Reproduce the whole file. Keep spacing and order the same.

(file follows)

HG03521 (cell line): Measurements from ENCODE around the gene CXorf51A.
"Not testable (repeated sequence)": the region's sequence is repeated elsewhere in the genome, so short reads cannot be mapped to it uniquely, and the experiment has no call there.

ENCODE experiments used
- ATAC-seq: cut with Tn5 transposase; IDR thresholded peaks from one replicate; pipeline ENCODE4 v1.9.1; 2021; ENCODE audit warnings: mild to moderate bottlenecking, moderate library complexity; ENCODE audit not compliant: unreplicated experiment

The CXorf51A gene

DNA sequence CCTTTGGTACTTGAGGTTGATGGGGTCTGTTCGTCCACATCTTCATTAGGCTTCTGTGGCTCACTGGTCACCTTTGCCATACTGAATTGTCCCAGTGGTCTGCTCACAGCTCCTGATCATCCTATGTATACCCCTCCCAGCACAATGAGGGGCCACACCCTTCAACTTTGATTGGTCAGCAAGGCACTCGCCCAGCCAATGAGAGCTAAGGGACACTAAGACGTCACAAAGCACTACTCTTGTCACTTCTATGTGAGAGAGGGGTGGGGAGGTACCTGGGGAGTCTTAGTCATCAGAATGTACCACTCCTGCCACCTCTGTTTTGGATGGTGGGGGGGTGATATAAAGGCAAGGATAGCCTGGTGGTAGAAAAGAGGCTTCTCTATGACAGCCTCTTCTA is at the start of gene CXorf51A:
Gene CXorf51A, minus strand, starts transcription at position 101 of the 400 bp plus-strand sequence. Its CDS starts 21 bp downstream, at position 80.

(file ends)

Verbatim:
HG03521 (cell line): Measurements from ENCODE around the gene CXorf51A.
"Not testable (repeated sequence)": the region's sequence is repeated elsewhere in the genome, so short reads cannot be mapped to it uniquely, and the experiment has no call there.

ENCODE experiments used
- ATAC-seq: cut with Tn5 transposase; IDR thresholded peaks from one replicate; pipeline ENCODE4 v1.9.1; 2021; ENCODE audit warnings: mild to moderate bottlenecking, moderate library complexity; ENCODE audit not compliant: unreplicated experiment

The CXorf51A gene

DNA sequence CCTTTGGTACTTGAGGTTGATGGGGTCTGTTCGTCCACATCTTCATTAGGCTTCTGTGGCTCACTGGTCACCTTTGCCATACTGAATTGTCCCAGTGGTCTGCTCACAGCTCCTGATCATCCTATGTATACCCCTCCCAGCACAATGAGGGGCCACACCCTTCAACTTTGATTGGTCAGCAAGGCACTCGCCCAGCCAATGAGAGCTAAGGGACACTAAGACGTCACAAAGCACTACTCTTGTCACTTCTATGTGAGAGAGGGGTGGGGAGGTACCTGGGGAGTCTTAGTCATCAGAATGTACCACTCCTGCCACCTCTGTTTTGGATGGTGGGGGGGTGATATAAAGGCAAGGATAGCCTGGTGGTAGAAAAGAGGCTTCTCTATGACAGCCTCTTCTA is at the start of gene CXorf51A:
Gene CXorf51A, minus strand, starts transcription at position 101 of the 400 bp plus-strand sequence. Its CDS starts 21 bp downstream, at position 80.